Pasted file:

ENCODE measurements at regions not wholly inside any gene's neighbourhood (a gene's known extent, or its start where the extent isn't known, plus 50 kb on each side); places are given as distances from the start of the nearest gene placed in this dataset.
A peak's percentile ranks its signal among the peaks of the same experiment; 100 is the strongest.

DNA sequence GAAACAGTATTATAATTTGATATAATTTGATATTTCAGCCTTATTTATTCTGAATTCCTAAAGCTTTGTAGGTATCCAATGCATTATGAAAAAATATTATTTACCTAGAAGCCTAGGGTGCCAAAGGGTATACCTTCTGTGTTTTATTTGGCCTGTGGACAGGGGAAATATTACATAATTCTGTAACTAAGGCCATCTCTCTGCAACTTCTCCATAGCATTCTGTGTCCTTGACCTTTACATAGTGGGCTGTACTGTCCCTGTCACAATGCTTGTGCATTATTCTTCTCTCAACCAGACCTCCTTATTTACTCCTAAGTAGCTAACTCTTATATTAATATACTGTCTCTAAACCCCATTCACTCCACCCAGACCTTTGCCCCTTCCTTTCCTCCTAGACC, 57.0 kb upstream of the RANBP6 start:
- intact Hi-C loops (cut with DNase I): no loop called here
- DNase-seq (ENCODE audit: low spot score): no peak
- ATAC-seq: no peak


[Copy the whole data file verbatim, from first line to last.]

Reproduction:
ENCODE measurements at regions not wholly inside any gene's neighbourhood (a gene's known extent, or its start where the extent isn't known, plus 50 kb on each side); places are given as distances from the start of the nearest gene placed in this dataset.
A peak's percentile ranks its signal among the peaks of the same experiment; 100 is the strongest.

DNA sequence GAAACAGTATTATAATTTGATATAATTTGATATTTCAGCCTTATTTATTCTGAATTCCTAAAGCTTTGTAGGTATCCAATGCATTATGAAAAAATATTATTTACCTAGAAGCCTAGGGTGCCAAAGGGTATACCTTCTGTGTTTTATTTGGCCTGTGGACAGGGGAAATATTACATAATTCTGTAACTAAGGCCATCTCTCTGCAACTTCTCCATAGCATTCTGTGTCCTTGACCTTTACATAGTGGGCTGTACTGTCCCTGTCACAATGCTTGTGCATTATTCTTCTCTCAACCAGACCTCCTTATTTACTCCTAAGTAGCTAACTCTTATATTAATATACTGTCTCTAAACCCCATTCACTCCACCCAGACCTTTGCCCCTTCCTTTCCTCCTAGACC, 57.0 kb upstream of the RANBP6 start:
- intact Hi-C loops (cut with DNase I): no loop called here
- DNase-seq (ENCODE audit: low spot score): no peak
- ATAC-seq: no peak